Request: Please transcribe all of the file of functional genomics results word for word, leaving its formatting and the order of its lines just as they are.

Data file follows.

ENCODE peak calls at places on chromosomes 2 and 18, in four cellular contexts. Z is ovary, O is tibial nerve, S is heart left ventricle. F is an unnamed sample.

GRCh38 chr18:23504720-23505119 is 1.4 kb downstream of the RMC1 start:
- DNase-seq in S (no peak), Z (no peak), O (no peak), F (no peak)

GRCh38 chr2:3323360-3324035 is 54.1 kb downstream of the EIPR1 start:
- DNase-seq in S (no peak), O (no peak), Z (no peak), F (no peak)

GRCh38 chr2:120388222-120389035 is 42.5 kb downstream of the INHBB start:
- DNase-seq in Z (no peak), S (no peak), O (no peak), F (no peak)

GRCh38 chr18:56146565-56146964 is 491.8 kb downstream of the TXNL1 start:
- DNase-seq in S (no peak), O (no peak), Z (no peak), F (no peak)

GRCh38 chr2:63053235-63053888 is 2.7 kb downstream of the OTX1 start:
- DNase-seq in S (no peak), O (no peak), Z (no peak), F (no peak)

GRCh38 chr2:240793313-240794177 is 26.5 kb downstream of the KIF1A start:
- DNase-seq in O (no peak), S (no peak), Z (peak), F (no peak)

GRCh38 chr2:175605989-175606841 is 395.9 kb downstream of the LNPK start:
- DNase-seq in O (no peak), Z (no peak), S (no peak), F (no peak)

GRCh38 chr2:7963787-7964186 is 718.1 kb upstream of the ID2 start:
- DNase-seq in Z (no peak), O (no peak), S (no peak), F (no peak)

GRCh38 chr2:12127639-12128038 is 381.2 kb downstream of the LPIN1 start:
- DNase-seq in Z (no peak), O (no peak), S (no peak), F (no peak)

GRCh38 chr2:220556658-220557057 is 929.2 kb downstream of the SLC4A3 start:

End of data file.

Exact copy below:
ENCODE peak calls at places on chromosomes 2 and 18, in four cellular contexts. Z is ovary, O is tibial nerve, S is heart left ventricle. F is an unnamed sample.

GRCh38 chr18:23504720-23505119 is 1.4 kb downstream of the RMC1 start:
- DNase-seq in S (no peak), Z (no peak), O (no peak), F (no peak)

GRCh38 chr2:3323360-3324035 is 54.1 kb downstream of the EIPR1 start:
- DNase-seq in S (no peak), O (no peak), Z (no peak), F (no peak)

GRCh38 chr2:120388222-120389035 is 42.5 kb downstream of the INHBB start:
- DNase-seq in Z (no peak), S (no peak), O (no peak), F (no peak)

GRCh38 chr18:56146565-56146964 is 491.8 kb downstream of the TXNL1 start:
- DNase-seq in S (no peak), O (no peak), Z (no peak), F (no peak)

GRCh38 chr2:63053235-63053888 is 2.7 kb downstream of the OTX1 start:
- DNase-seq in S (no peak), O (no peak), Z (no peak), F (no peak)

GRCh38 chr2:240793313-240794177 is 26.5 kb downstream of the KIF1A start:
- DNase-seq in O (no peak), S (no peak), Z (peak), F (no peak)

GRCh38 chr2:175605989-175606841 is 395.9 kb downstream of the LNPK start:
- DNase-seq in O (no peak), Z (no peak), S (no peak), F (no peak)

GRCh38 chr2:7963787-7964186 is 718.1 kb upstream of the ID2 start:
- DNase-seq in Z (no peak), O (no peak), S (no peak), F (no peak)

GRCh38 chr2:12127639-12128038 is 381.2 kb downstream of the LPIN1 start:
- DNase-seq in Z (no peak), O (no peak), S (no peak), F (no peak)

GRCh38 chr2:220556658-220557057 is 929.2 kb downstream of the SLC4A3 start: